You are here:

Progress on indoor air quality regulation in India

Published on


We fast-track accepted articles to ensure that important scientific research is shared as rapidly as possible and publish them as edited preprints, prior to publication in the IJTLD or PHA.

To subscribe to the IJTLD online or in print – either as an Institute or as an Individual – please read our Subscription Information, or email for further details.

Read the PDF for more information, including the Figures and Tables

R. Singh, A. Dewan

Dear Editor,

As described in our previous article,1 we recently studied air quality in the principal administrative buildings in New Delhi, India, and discovered a paradox in the way that indoor air is managed. Dilution ventilation is used as an airborne infection control measure for TB and COVID-19,2 but the air brought in for dilution needs to be filtered appropriately to eliminate particulate matter of 2.5 microns diameter, as this is a major pollutant in many cities, including New Delhi.3Our article highlighted the fact that most buildings used inappropriate filters, and there was a lack of enforceable regulation for indoor air quality in India. The prevailing sentiment was that indoor air quality was classified as an ‘engineering problem’ and not a ‘public health issue’.4 Publication of our article in the IJTLD,1 preceded by the appearance of a fast-tracked preprint of the article on the Union website, provided a great boost to this work and the efforts of the indoor air quality movement in India.

Our article was used in a petition submitted to the National Green Tribunal in New Delhi to regulate on indoor air quality in India. The article is also important because we used the ‘Right to Information Act, 2005’ to obtain reliable information from various government sources.5 During the COVID-19 pandemic, a writ was filed in the Delhi High Court, demanding appropriate dilution ventilation in enclosed air conditioned spaces.6 This was directed by the court to be treated as a representation, which was served to government authorities, including pollution control boards. The issue became of even greater concern when the city’s pollution control committee stated that indoor air was beyond the mandate of India’s primary Air Law, the Air (Prevention and Control of Pollution) Act, 1981.7 This law was enacted by the Indian Parliament following India’s participation in the United Nations Conference on Human Environment held in Stockholm in 1972. Its preamble stated that it had been created, among other things, for the ‘preservation of the quality of air and control of air pollution.’

As any reader will agree, the law should not differentiate between outdoor or indoor air quality, particularly when the indoor air in question is used by a great many people in large, congested spaces (such as shopping malls, hotels, or theatres) that are reliant on air conditioned, enclosed air. Having good air quality and airborne infection control measures is of primary importance for the health and safety of people using such buildings.8,9 As a consequence, the National Green Tribunal took cognisance of this matter and held that “substantial question of environment arises” and “there is a need for regulation of indoor air quality at public places”.10 The Tribunal Chairperson, Justice A K Goel, along with five other judicial and expert members invoked the Environment (Protection) Act 1986, Environment Protection (Rules) 1986 and the Air (Pollution and Control of Pollution) Act, 1981, to instruct the immediate creation of a joint committee that would create appropriate standards for indoor air quality within a time frame of 3 months. This committee, to be coordinated by the Central Pollution Control Board, will consist of three important ministries of the Indian Government, namely the Health and Family Welfare Ministry, the Housing and Urban Affairs Ministry and the Ministry of Environment, Forests and Climate Change. This is a landmark order, which will pave the way for enforceable standards for indoor air quality and will enable the fight against airborne diseases and occupational exposure to indoor air pollution.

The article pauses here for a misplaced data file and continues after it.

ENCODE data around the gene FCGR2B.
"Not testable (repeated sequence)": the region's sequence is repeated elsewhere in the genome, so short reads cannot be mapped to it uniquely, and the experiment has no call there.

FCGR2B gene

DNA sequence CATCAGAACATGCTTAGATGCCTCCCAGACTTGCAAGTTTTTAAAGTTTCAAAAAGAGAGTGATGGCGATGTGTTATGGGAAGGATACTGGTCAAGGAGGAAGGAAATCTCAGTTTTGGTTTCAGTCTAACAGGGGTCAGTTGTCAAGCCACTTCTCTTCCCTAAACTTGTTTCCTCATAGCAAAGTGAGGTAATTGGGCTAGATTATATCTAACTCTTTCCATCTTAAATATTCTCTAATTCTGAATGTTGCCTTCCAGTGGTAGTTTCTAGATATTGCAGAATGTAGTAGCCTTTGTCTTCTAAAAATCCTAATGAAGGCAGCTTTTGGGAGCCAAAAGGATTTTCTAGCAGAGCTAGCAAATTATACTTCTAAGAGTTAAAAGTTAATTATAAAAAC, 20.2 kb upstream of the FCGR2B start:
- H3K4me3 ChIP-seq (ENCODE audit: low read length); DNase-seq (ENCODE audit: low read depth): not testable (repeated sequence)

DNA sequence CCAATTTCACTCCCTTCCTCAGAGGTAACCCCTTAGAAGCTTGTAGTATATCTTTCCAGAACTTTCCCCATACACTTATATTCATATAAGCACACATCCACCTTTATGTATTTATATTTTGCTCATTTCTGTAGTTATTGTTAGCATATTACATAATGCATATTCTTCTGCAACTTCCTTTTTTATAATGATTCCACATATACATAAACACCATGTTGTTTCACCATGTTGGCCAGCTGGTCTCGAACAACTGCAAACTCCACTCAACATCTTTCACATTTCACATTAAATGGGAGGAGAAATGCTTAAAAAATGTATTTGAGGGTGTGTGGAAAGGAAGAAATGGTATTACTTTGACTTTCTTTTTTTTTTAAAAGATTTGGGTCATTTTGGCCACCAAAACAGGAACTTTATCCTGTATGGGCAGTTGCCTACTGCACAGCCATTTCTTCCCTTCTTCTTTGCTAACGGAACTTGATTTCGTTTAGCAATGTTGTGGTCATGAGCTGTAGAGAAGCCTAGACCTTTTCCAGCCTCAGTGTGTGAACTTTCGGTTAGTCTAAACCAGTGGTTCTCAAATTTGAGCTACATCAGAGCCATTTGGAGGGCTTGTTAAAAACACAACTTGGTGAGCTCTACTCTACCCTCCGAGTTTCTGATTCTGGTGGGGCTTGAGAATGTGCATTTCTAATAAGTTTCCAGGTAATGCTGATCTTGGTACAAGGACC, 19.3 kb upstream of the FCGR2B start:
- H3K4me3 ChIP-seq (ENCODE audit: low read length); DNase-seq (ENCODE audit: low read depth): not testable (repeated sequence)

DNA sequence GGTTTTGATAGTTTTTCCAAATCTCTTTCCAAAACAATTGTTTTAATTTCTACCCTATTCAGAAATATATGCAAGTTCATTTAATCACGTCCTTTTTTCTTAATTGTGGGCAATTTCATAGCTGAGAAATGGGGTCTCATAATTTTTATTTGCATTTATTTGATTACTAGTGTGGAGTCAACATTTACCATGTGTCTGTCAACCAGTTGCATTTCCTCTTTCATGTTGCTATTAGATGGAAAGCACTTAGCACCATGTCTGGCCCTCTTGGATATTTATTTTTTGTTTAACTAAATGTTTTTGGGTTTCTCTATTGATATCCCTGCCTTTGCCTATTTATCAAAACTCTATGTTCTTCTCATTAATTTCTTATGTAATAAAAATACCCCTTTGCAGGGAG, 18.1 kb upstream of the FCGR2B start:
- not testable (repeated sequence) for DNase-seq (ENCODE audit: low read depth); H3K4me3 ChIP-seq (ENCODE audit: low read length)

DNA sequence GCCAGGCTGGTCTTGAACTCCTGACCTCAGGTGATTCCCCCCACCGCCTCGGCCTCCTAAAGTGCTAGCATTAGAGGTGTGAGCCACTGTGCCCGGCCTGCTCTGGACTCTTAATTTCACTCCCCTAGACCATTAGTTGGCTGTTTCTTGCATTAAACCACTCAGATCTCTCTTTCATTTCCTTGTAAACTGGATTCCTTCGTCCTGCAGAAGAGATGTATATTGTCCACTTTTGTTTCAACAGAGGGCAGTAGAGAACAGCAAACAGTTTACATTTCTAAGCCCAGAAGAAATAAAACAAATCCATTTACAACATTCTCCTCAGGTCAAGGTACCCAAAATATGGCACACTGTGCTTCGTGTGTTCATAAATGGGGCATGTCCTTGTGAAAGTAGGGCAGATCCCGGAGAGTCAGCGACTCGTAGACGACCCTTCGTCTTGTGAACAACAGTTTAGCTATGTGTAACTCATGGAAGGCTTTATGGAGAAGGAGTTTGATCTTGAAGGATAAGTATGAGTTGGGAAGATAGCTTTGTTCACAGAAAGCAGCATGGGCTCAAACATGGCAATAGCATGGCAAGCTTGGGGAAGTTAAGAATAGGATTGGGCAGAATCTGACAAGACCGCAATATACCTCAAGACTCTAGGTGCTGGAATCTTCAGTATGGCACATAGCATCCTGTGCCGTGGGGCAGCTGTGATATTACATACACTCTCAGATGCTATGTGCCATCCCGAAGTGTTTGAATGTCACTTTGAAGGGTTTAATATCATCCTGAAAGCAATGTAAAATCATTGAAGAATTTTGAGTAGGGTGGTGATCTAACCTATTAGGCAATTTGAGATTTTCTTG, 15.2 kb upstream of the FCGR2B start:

The authors would like to thank Advocate K C Mittal for taking this matter pro bono to the courts.

Conflicts of interest: none declared.


  1. Singh R, Dewan A. Air conditioners, airborne infection prevention and air pollution in buildings in New Delhi. Int J Tuberc Lung Dis 2022;26(3):288–290.
  2. Nagaraja SB, Satyanarayana S, Bansal AK. Can ventilation oust tuberculosis bacilli? Dare to plug the unpluggable. Public Health Action 2018;8(1):28–28.
  3. Jones ER, et al. The effects of ventilation and filtration on indoor PM(2.5) in office buildings in four countries. Build Environ 2021;200:107975.
  4. Sundell J, Spengler J, Wargocki P. Ventilation: why does no one take it seriously? Indoor Air 2021;31:605–607.
  5. Singh R. RTI for research: using the Right to Information Act, 2005 for research in India. New Delhi, India, 2020:pp 1–60.
  6. Singh R, Dewan A. Using global research on ventilation and airborne infection control for impacting public policy through the Indian Judiciary. Indoor Built Environ 2022;31:1438-1440.
  7. Republic of India. The Air (Prevention and Control of Pollution) Act, 1981. Act no. 14 of 1981. New Delhi, India: Government of India, 1981.
  8. Guo, M. et al. Review and comparison of HVAC operation guidelines in different countries during the COVID-19 pandemic. Build Environ 2021;187:107368.
  9. Wang F, et al. Indoor-outdoor relationships of PM2.5 in four residential dwellings in winter in the Yangtze River Delta, China. Environ Pollut 2016;215:280–289.
  10. Raja Singh vs. Union of India and Ors. National Green Tribunal at Principal Bench at New Delhi, Order dated 19.04.2022, in OA 206/2022.

Read the PDF for more information, including the Figures and Tables